Generations of Canadian politicians filed into an Anglican cathedral in snowy downtown St. John’s Thursday to honour a man described as a one-of-a-kind political figure whose influence will outlast his lifetime.
John Crosbie, who died last Friday at age 88, was remembered at the state funeral as a patriot who played a key role shaping Canada.
Former prime minister Brian Mulroney delivered a eulogy highlighting Crosbie’s contributions as a minister in his Tory cabinet, alluding to his famous sense of humour but also his devotion to his home province of Newfoundland and Labrador.
“And so we say goodbye today, au revoir, to the Hon. John Crosbie – patriot, senior cabinet minister, devoted partner to his beloved Jane,” Mulroney told mourners at the Anglican Cathedral of St. John the Baptist in St. John’s, N.L.
He remembered Crosbie as a loving father, grandfather and great-grandfather but also an “indomitable defender of the people of Newfoundland and Labrador, and a proud Canadian who served his country with high distinction, unblemished integrity and unprecedented achievement.”
“No one – no one – could ask for more,” Mulroney concluded.
Mulroney was among a large cast of past and present politicians from Newfoundland and beyond who came out to pay their last respects to the man who also served as Newfoundland and Labrador lieutenant-governor.
Prime Minister Justin Trudeau, who after Crosbie’s death hailed him as “a true force of nature,” attended the service, as did former prime minister Joe Clark and a number of former premiers of Newfoundland and Labrador. Trudeau did not speak with reporters Thursday.
During a lengthy political career that began on St. John’s city council, Crosbie held many federal cabinet portfolios, including finance, fisheries, justice and international trade.
Former Quebec premier Jean Charest, who served alongside Crosbie in the Mulroney cabinet, had fond words Thursday for his friend and former colleague, who he said “defined Canadian politics” when he was in Parliament.
“The country will never be the same, will it?” Charest said before entering the church. “There will never be another person like John Crosbie, ever. We will miss him.”
Former Newfoundland and Labrador premiers Paul Davis and Danny Williams called Crosbie an inspiration. He “embodied what we are” as a province, Williams said.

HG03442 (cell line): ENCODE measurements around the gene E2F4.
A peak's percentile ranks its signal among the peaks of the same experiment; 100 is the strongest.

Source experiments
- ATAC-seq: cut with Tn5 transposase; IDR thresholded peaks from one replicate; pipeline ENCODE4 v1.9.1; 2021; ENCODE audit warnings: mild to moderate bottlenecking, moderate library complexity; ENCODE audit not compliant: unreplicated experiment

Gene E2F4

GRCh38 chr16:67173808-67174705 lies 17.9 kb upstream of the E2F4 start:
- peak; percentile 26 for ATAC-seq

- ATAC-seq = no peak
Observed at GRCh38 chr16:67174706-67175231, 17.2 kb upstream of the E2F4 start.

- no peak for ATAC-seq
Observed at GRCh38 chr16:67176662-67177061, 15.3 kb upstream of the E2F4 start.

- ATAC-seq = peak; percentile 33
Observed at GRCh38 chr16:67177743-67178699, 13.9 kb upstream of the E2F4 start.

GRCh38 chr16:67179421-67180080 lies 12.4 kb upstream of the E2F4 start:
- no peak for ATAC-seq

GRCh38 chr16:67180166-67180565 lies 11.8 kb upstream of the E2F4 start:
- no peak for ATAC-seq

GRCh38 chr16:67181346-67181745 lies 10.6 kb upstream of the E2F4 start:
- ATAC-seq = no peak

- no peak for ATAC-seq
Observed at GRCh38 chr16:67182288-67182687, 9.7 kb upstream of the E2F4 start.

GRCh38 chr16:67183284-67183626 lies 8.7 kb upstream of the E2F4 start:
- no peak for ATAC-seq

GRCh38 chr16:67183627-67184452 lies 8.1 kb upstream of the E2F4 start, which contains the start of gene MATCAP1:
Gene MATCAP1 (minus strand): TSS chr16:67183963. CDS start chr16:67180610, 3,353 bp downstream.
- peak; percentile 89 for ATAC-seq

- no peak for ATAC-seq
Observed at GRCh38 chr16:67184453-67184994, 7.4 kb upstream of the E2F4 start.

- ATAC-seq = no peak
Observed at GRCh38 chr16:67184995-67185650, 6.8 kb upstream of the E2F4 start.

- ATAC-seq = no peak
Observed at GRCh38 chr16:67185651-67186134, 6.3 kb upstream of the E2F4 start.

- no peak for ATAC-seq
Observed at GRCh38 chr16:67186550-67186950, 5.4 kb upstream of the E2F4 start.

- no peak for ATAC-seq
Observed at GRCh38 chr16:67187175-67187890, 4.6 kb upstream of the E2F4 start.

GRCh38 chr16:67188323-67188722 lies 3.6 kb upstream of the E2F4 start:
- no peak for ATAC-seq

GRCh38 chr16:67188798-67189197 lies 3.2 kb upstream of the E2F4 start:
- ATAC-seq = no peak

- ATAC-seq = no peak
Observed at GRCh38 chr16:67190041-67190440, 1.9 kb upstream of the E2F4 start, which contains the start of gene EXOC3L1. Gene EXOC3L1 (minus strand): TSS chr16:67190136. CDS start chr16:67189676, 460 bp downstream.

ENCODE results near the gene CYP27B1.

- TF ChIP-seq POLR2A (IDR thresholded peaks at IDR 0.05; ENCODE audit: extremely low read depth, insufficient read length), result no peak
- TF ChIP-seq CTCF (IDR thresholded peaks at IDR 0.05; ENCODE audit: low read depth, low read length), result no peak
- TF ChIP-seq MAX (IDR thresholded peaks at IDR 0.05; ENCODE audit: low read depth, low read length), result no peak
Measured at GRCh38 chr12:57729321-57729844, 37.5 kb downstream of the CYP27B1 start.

“We’re proud of our culture and our humour, but I think John also showed that Newfoundlanders and Labradorians are intelligent people and big contributors to the Canadian culture,” Williams said.
Davis said he was wearing sealskin to honour Crosbie’s vocal support of the province’s seal harvesters. Former Newfoundland and Labrador premier Brian Tobin also wore a sealskin coat to the funeral in memory of Crosbie’s work establishing a memorial for perished sealers.
Tobin recalled Crosbie’s “big battling personality” but also the politician’s humanity and “gentle nature, which belied the fighting Newfoundlander that everybody saw.”
Seated at the front of the church near Charest, Mulroney and other colleagues, Tobin said the group swapped memories of their colourful friend.
“We were having a few chuckles,” Tobin said. “We were remembering some things that we probably wouldn’t remember publicly about John, some of his lines, some of the cut and thrust and debate with him, and so on, but everything said with total affection. He was a wonderful guy.”
Other Newfoundland celebrities including hockey broadcaster Bob Cole and comedian Rick Mercer came out to pay their respects.
Mercer remembered filming comedy segments with Crosbie and said he stood apart from other politicians, who needed far more coaching on how to be funny.
“It was like dealing with another comedian,” Mercer said. “He had impeccable timing. He came prepared, he knew what he wanted to do and therefore it was always a great day at the office.”
Crosbie is survived by his wife Jane and children Michael, Beth and Ches, who is leader of Newfoundland and Labrador’s Progressive Conservative party.
Even during the sometimes sombre funeral service, Crosbie-isms shared by speakers drew big laughs. His son Ches noted in a eulogy that his father was an avid reader, and later in life, when asked what he was reading, he would reply: “The Bible. I want to be ready for my final exam.”
Ches Crosbie praised his father as “loyal to the core,” saying he did not let partisan differences get in the way of helping others.
“For my father, politics was a calling to service,” he said. “He did it oh, so well.” He cited Crosbie’s promotion of free trade and the Hibernia offshore oil development as cornerstones of the province’s economic development.
This report by The Canadian Press was first published Jan. 16, 2020.